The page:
Corn Futures

A futures contract is an agreement in which the buyer commits to purchasing a certain item for a predefined price on a specified date in the future. In basic terms, a future is simply a contract that is similar to a bet, in which the buyer is speculating on the future price direction or value of a particular item. Futures contracts were originally utilized by farmers and commodity traders as a form of protection against market instabilities and volatile prices. However, nowadays the majority of futures are used to hedge/complement foreign exchange transactions and stock market index investments. In fact, the majority of US based corporations that engage in international business utilize futures contracts to protect themselves from fluctuations in the value of the US dollar. Nonetheless, there are still many investors that earn a decent living by trading commodity futures on a regular basis. Some of the most popular and profitable commodity futures being traded are corn futures, which are briefly reviewed in the following paragraphs.

Corn Futures Delivery Dates and Statistics
Corn futures are currently traded on the CBT (Chicago Board of Trade) and are indicated by the ticker symbol “C” (the ticker symbol “ZC” is used when electronic corn futures trades are conducted). The value of the corn futures are listed in terms of pennies per bushel, and are often displayed on a variety of charts that display the previous and recent market data related to corn futures. Corn futures delivery dates occur in five months out of the year (December, September, July, May, and March). The delivery date, also commonly referred to as the final settlement date, is the date listed on the futures contract on which the underlying commodity must be delivered in order for the contract to be fulfilled.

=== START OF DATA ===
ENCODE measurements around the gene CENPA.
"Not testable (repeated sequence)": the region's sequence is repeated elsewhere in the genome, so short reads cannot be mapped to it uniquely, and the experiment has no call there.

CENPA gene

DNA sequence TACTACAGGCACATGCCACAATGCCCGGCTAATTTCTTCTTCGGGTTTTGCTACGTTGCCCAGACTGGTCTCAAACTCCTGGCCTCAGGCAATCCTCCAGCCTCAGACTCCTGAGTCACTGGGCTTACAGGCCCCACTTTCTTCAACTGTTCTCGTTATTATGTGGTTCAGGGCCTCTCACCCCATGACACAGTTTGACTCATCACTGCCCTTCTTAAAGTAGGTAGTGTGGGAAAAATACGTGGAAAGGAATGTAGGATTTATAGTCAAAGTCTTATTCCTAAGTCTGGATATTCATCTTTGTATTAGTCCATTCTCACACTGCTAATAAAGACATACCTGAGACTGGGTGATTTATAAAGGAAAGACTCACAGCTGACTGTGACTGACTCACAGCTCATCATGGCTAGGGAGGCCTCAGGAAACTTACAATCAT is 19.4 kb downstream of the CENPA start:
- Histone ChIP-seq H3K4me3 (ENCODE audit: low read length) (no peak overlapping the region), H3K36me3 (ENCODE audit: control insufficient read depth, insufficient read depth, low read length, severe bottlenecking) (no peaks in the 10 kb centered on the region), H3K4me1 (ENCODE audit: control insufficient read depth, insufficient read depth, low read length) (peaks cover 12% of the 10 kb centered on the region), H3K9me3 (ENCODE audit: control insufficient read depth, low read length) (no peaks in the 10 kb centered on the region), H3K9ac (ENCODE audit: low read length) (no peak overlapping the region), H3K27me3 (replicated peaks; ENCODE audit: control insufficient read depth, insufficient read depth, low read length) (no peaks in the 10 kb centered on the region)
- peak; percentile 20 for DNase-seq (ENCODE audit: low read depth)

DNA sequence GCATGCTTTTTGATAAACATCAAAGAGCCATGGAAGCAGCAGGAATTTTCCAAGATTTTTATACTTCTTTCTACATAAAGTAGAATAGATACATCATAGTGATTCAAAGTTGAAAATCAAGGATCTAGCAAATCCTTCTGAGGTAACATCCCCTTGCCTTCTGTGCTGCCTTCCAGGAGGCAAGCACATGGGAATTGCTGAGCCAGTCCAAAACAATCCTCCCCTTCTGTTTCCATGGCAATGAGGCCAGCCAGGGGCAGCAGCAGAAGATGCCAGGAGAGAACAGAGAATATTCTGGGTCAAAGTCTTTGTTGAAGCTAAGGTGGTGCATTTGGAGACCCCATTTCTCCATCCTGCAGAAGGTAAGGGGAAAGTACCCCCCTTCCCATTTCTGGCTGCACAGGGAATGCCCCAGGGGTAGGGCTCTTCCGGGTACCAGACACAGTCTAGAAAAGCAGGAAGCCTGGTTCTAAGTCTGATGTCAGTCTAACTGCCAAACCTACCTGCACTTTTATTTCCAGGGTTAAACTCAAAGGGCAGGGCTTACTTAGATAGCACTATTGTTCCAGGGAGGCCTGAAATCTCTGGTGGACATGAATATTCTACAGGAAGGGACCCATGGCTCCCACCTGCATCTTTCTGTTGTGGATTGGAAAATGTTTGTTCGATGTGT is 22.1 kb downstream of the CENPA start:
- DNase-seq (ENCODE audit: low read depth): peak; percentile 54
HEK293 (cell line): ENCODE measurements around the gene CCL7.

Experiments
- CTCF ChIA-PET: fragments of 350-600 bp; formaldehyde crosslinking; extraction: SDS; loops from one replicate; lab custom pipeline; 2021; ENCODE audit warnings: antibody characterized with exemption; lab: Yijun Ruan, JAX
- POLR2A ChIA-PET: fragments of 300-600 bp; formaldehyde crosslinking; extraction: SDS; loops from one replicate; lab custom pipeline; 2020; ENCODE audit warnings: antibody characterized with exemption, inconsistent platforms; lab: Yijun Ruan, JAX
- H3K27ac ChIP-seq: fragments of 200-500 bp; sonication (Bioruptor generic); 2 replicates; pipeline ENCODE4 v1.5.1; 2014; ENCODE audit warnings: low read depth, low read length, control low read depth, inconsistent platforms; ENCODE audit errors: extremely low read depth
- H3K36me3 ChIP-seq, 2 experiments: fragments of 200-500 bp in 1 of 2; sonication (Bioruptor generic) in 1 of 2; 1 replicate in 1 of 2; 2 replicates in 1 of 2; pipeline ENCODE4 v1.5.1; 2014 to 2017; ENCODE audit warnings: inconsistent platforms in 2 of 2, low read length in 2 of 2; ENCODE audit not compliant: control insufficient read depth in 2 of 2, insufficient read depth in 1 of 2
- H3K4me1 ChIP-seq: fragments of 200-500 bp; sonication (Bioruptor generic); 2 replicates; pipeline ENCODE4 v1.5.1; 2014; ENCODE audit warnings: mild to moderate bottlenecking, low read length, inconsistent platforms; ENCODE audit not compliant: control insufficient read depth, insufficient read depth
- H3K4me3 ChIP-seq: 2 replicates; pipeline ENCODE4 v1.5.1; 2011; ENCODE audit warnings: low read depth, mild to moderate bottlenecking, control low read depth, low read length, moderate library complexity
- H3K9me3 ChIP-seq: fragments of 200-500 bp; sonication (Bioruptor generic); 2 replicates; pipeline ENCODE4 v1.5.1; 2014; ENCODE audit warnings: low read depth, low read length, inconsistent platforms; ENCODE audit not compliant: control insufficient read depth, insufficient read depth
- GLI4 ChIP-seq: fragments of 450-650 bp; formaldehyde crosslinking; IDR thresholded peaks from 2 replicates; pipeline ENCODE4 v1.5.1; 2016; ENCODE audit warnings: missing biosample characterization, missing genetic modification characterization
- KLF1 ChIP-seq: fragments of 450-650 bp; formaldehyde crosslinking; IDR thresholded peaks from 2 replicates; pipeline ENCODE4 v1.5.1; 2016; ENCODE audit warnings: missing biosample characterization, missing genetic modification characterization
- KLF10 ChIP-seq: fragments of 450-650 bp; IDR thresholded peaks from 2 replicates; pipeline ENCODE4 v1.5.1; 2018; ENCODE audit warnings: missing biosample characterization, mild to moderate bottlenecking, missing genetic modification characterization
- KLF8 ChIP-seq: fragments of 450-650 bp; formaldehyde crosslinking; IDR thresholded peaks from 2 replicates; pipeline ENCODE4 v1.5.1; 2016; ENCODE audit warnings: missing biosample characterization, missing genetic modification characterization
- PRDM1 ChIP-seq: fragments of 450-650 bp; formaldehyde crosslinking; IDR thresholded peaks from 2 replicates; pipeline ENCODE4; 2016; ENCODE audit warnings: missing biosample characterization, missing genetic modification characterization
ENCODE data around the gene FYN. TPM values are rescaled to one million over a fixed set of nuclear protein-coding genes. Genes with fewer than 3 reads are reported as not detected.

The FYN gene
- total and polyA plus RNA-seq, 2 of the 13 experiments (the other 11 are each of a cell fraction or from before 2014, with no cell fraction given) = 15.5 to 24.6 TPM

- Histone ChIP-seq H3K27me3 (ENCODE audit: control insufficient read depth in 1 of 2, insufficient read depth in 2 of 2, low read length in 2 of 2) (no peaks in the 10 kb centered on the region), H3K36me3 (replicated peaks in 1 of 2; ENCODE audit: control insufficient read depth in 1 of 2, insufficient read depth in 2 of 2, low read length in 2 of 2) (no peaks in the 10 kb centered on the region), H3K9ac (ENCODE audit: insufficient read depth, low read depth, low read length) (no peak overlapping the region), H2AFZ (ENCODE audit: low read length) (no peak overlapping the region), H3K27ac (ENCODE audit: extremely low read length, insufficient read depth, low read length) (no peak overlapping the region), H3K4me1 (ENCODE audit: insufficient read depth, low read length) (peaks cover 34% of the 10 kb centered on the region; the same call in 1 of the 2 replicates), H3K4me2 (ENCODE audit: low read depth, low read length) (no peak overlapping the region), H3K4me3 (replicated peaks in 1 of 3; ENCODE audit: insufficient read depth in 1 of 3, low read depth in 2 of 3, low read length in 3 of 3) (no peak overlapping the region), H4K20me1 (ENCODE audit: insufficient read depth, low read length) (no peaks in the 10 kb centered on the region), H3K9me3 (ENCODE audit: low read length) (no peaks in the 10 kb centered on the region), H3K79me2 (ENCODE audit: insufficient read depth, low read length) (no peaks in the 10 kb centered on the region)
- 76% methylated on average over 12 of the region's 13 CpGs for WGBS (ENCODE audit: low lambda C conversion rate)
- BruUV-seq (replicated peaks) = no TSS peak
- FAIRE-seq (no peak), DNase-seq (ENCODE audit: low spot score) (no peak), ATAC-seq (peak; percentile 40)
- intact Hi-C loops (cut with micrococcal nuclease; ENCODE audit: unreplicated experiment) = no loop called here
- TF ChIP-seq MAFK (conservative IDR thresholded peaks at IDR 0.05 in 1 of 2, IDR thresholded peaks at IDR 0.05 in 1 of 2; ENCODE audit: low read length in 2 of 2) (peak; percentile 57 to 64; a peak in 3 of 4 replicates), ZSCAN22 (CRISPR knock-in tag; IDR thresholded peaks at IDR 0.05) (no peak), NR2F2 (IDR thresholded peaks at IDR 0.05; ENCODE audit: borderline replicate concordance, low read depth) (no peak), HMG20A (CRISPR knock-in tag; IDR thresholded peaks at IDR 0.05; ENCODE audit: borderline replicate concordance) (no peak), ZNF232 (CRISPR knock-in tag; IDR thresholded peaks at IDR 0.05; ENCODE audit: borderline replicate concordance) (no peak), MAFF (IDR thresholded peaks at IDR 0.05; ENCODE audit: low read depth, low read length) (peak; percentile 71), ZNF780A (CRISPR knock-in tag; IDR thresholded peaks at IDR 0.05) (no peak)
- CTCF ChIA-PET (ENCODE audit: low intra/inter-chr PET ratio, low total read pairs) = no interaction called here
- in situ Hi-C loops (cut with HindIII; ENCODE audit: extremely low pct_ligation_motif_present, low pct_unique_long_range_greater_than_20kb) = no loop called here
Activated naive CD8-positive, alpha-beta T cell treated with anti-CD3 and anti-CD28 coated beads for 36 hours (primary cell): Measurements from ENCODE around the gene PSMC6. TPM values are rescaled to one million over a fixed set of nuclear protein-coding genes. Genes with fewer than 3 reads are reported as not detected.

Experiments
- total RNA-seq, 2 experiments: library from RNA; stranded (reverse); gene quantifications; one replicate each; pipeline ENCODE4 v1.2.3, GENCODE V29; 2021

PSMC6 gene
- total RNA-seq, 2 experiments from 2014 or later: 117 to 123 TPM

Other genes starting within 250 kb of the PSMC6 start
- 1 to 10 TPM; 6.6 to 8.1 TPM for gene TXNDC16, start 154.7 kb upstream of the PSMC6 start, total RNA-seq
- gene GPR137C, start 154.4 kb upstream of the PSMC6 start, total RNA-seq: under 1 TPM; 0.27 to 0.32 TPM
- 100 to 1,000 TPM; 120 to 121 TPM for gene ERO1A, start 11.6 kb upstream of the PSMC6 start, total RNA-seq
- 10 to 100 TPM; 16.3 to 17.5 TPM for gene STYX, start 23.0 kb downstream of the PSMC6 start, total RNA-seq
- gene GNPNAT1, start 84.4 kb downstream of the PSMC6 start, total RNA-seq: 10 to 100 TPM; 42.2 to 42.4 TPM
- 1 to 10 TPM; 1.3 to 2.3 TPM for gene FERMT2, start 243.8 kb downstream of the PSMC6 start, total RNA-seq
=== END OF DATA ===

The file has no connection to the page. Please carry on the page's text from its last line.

Corn Futures Contract Sizes and Daily Limits
Corn futures are sold in units of 5000 bushels on the CBT (Chicago Board of Trade). The daily limit on price for corn futures is currently 30 cents per bushel, however this limit can be expanded to 45 cents per bushel in certain circumstances. If the corn futures market closes at the limit offer or limit bid then the daily limit on price per bushel may be raised to as much as 70 cents per bushel. It is important to note that price limits do not apply to a contracts that are initiated within the current delivery month. Daily price limits help stabilize the market and reduce the risk of price volatility – a factor that futures were originally intended to mitigate. The restrictive effects of daily price limits can be minimized by purchasing large amounts of corn futures, or by diversifying your investment into other commodity futures.

Corn Futures Trading Hours and Deliverable Grades
Corn futures are physically traded on the Chicago Board of Trade floor within pit sessions that take place between Monday-Friday, from 10:30 AM-2:15 PM, Eastern Standard Time. Corn futures are also traded electronically via the CME Globex online trading platform Sunday-Friday during the hours of 7 PM-7 AM, Eastern Standard Time. Corn futures cannot be traded on the CBT after the day before the 15th calendar date of the contract month. There are several deliverable grades of corn that are delivered through futures contracts on the CBT. #2 Yellow grade corn is sold at regular contract price, while #1 yellow grade corn is sold at one and a half cent per bushel higher. #3 yellow grade corn is sold at one and a half cent per bushel discount, as it is the lowest deliverable grade for corn futures.

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